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Parachute payments: a safety net or a fall sense of security?

The Premier League is the richest football league in the world, with the bulk of that cash coming from enormous television rights deals.


With teams experiencing financial difficulty when they are relegated and lose their places in the English top flight, plans were drawn together to help soften the blow of dropping down a league.


What are parachute payments?


Parachute payments are continuous payments made from the Premier League at the turn of every season to the three newly relegated clubs for up to three years post relegation worth around £30 million per year on average. It is designed to help them adapt to the huge reduce in revenue from the tv rights the Championship teams usually bring in compared to the Premier League. The parachute payments are made over three years, with the fees received decreasing each year. 55% (roughly £40m) of the amount each Premier League club receives as part of its equal share of broadcast revenue is given in the first year, 45% (£35m) in the second and 20% (£15m) in the third, though only if the club was in the Premier League for more than one season before relegation.


If a team wins promotion back to the Premier League while parachute payments are being made, they no longer receive the payments.



Parachute payments see relegated clubs given a percentage of the equally shared broadcasting rights that each Premier League club receives. Taking into consideration those clubs who are not eligible for parachute payments, receive solidarity payments. These forms of payments are calculated as a percentage of the third year parachute payment a relegated Premier League team would receive. The idea behind this is to create a much a level playing field as possible.


It can be seen on the cusp of things, the parachute payments can be described and coated as financial safety for any club dropping down to the second tier, which sees them shoot straight back up to the premier league. Yes, that has happened more times then it has not but there is not the one hundred percent certainty.


A team who are in this criteria are Huddersfield Town.


It all seemed well at the start of this cycle that will be in discussion. Between 2017 and 2019 Huddersfield Town resonated in the Premier League, something that The Terrier had never experienced before. Within their first year in the premier league they upturned a reported fee of £125 million and then in the second and final term in the top flight they upturned similar figures, a reported £119 million pounds for season 2018/19. Despite spending two of the last ten years in the Premier League the amount of revenue Huddersfield Town made was 5.2x the amount made then they did in the other eight years in the championship. Bringing in 122.2 million in revenue compared to 23.5 million which was accumulated in the championship.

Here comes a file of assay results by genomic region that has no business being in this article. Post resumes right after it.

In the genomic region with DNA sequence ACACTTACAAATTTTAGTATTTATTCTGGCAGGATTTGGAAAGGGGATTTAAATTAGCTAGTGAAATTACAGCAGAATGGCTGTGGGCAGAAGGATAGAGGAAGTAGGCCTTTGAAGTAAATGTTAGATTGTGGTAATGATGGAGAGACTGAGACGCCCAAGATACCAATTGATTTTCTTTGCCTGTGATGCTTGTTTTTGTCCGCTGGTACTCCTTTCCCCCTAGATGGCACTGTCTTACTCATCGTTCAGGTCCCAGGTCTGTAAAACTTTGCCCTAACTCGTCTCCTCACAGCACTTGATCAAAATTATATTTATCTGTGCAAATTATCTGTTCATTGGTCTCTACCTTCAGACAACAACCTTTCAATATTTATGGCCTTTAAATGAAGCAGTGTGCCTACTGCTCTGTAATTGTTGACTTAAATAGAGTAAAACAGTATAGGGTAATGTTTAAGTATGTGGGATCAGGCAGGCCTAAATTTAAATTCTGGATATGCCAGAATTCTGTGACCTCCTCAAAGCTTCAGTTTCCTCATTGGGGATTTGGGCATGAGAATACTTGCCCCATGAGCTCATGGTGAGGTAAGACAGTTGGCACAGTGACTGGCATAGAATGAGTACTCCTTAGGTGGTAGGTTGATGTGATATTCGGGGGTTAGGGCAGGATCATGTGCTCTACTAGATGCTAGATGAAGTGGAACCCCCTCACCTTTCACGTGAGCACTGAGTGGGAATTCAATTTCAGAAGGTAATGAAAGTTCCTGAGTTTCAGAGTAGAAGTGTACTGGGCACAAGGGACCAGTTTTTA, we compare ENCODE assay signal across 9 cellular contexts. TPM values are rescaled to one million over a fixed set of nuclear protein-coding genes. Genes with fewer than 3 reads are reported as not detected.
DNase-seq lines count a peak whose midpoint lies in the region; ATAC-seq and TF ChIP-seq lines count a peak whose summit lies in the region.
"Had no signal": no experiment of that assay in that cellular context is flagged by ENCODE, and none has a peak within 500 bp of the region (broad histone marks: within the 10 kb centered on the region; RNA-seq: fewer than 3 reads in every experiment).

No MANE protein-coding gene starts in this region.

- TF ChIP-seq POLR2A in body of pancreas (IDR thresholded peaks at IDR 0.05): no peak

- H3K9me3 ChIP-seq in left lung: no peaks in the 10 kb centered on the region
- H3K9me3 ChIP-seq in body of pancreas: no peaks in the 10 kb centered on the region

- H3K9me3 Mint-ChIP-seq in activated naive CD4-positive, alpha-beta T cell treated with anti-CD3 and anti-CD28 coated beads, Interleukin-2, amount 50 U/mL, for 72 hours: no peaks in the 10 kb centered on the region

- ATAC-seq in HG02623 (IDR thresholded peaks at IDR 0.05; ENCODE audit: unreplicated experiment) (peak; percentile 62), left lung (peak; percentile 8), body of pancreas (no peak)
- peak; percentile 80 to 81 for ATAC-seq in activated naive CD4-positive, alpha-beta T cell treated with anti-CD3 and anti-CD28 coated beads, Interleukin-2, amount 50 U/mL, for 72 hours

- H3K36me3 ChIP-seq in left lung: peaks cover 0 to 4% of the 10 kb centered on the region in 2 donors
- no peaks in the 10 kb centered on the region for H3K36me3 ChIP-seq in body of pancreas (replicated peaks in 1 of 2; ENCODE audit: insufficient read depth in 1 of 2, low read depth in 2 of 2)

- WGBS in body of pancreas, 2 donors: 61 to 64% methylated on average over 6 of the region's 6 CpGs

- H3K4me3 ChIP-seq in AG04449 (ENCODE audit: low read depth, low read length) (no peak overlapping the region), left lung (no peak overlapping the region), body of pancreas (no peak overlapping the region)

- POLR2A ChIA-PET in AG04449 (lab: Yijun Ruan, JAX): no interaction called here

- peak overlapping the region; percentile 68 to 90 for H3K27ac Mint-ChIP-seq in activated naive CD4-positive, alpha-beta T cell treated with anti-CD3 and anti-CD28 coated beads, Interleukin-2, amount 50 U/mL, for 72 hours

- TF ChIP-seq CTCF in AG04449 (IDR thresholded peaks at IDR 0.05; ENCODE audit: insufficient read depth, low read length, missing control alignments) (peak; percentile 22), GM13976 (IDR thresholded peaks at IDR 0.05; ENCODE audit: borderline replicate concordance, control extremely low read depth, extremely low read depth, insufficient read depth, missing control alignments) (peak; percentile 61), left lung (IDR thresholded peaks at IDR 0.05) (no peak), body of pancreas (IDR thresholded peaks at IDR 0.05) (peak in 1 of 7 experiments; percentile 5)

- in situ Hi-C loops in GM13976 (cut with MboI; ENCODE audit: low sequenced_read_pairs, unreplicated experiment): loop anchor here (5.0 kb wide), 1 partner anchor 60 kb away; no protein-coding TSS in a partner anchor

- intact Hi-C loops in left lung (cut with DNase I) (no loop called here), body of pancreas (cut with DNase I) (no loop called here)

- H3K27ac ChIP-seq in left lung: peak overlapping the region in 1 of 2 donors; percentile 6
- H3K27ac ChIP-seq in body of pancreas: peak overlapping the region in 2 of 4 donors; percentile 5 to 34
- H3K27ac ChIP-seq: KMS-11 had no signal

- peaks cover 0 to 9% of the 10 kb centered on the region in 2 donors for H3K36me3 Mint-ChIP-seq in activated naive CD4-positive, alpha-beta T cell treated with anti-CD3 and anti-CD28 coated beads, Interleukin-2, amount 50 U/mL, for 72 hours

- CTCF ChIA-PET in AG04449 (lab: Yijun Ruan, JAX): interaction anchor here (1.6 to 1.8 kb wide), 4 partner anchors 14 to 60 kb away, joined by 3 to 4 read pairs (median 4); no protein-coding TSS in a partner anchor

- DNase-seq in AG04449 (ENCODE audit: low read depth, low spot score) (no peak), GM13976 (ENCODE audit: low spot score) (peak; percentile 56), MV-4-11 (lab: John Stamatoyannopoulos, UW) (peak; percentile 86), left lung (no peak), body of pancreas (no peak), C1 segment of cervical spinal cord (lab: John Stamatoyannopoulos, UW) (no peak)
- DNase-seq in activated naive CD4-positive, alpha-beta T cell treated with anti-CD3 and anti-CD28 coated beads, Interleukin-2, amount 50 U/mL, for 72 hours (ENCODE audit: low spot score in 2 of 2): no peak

It goes without saying that their relegation in 2019 and the imminent pause of football via the pandemic meant Huddersfield were in luck to have £30 million approximately of cash inflow for three consecutive years to the club when money in football was at an all time low.


With the parachute payments in tact over the pandemic they were able to sustain an average profit turn over of £22 million in the three years following relegation from the Premier League. However this didn't mean all things were smooth going, The Terriers had to half their wage bill in the period from being relegated to the second tier.


Then in terms of their transfer profit figures, the third year in the championship post relegation, the 2021/22 season they amassed £2 million pounds in transfer profit, in which there only peice of business that wasn't a free transfer was Juninho Bacuna, leaving to, at the time Scottish champions, Rangers.



However as pretty and stable it may seem and be interpreted, in their second season in the Premier League Huddersfield needed extra funding, in what was an attempt to keep up with the required expenses of life in the premier league. Huddersfield took reportedly £31 million pounds from the bank in the 2018/19 season which was only a percentage of the £77 million loan they used that term, the rest coming from third party companies.


Since their swift return to the championship, Huddersfield have found consistency at the wrong end of the table, having placed 18th and 20th respectably in the first 2 seasons, followed by a surprising 3rd place finish narrowly missing out to Nottingham forest in the play off final. With many fans expecting that season which included a trip to Wembley to be a step in the right direction for the club, it only infect put them two steps backwards. In 2023 Huddersfield slumped down to a familiar 18th place finish. At the time of writing Huddersfield are set in the relegation places by one point, with Plymouth their direct opponent in stopping them from creeping in to the third tier of English football. With six games to go they are awaiting some of the leagues best opposition, creating an even harder task to stay in the division.





In the midst of all this financial trouble they are still following a continuous process of a managerial merry go round, not thinking it is appropriate to wait for upturn in form with their managers.


Off the pitch rumours of issue regarding cash flow sprung into discussion, as recent as March 2023 with rumours around the town speculating possible administration as things looked bad to worse for them. However come the end of month Huddersfield were took over by American owner Kevin Nagle.



Nagle openly admitted he only knew about Huddersfield 10 days prior to the completion of purchasing the club.



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